Immunisation programme targets ‘record-high’ demand



Image copyright Getty Images Image caption Everyone from babies to 16-year-olds should now receive vaccinations for diphtheria, tetanus, whooping cough, polio and whooping cough

A key vaccination programme for young children will start later because of “unprecedented” demand.

The Department of Health (DoH) said the opt-out population had more than doubled in recent years.

Parents asked for more time to discuss the vaccine with healthcare professionals, with a total of 70,000 requests made.

DoH figures show that each week 40,000 more people come forward requesting the vaccine.

Pre-school children aged 2-4 years had to be vaccinated against diphtheria, tetanus, whooping cough, polio and whooping cough, but is no longer obligatory for 16-year-olds and 18-year-olds because of the strong demand.

‘Not always safe’

The DoH said: “Whilst the uptake rate for the diphtheria, tetanus and pertussis vaccines is expected to reach 95%, parents have now requested more time to discuss the vaccines with their healthcare professionals.

“Ongoing high levels of childhood vaccination mean the vaccines cannot, and do not, discriminate on ethnicity, gender, geography or socio-economic circumstances.”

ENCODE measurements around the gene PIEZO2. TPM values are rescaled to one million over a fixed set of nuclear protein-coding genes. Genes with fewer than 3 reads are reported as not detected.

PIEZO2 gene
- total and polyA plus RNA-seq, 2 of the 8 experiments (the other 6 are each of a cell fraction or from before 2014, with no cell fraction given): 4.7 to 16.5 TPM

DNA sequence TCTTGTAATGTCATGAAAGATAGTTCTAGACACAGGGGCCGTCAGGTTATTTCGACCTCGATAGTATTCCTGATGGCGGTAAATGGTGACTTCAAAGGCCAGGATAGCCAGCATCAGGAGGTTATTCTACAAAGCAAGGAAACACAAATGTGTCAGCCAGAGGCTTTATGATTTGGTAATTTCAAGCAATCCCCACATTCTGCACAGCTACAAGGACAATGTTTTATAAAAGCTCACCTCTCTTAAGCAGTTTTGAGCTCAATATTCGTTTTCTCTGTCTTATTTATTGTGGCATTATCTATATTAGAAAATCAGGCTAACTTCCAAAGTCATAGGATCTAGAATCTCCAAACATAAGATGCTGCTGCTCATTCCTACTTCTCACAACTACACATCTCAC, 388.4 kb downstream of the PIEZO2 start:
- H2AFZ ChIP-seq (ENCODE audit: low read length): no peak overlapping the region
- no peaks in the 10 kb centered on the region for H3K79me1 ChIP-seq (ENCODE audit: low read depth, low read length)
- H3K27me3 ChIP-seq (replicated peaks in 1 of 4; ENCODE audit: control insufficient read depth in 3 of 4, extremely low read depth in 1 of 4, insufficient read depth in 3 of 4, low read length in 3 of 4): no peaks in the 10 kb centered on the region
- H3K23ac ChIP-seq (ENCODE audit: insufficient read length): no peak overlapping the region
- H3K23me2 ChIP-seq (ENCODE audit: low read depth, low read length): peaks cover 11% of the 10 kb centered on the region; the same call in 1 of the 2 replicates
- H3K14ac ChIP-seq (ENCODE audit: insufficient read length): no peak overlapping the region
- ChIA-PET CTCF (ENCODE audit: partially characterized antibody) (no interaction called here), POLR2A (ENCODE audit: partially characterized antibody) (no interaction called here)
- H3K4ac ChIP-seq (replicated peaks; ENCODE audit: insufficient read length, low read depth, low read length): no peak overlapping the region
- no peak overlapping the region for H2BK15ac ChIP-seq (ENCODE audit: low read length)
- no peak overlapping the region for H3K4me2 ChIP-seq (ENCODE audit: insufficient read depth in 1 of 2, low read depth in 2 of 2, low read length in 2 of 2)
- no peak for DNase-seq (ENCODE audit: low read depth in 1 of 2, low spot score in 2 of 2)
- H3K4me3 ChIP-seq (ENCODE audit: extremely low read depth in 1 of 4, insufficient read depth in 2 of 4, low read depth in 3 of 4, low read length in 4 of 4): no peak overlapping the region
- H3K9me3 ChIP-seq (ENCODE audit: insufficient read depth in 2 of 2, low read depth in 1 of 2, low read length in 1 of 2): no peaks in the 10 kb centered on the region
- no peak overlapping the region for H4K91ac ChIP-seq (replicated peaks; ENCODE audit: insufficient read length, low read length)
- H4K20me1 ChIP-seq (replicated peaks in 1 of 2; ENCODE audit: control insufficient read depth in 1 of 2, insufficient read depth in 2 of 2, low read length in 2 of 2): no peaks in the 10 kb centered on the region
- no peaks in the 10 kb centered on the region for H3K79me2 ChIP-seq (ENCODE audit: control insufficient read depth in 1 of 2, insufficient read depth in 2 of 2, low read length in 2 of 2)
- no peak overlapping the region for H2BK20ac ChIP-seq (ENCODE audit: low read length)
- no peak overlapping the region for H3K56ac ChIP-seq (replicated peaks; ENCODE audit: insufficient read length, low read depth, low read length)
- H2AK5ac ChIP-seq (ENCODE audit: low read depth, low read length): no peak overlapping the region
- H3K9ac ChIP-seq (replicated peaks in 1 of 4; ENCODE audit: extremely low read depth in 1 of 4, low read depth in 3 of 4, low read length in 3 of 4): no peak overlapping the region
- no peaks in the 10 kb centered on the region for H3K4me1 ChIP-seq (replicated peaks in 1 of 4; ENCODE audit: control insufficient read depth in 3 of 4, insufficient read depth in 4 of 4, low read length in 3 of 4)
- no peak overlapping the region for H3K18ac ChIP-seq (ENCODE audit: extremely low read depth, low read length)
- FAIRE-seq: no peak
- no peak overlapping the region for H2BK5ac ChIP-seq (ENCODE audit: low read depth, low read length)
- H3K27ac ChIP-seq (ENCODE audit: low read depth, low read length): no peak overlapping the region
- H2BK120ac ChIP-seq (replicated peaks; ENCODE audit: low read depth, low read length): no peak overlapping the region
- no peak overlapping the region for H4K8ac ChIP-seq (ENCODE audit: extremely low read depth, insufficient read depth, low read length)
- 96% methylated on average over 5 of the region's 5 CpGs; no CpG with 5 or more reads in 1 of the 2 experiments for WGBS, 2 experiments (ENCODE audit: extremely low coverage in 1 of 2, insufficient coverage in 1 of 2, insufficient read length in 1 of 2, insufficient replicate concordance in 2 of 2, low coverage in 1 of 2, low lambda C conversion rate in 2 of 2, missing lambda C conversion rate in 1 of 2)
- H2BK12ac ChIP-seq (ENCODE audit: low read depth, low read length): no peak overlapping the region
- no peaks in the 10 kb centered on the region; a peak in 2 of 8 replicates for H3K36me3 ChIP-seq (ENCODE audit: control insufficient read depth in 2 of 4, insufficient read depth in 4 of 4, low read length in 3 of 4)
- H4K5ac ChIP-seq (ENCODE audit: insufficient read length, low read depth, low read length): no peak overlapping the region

There were a total of 114,000 opt-outs in 2018, up from the 51,000 recorded in 2014 and the first year vaccinations for 2019 were not required for 16-year-olds.

The main reason parents gave for requesting more time to discuss the vaccination was fear about safety and the impact of vaccination on their child’s health, the DoH said.

Childhood immunisation specialist and consultant in pediatrics at the Royal Devon and Exeter Hospital, Jo Colgrove, said: “There is often a lot of anxiety about these vaccines and the fear of the unknown is very real, and this is why this report continues to highlight the importance of delivering vaccines to children in the best possible conditions.”

The minimum age of immunisation for the current diphtheria, tetanus and pertussis (DTaP) vaccine is 4 years of age, rising to 6 years for those aged between 6 and 9 years old, or 7 years of age for those aged between 9 and 14 years old.

The DVT-Tdap is not due to become mandatory for 16-year-olds until autumn 2020.

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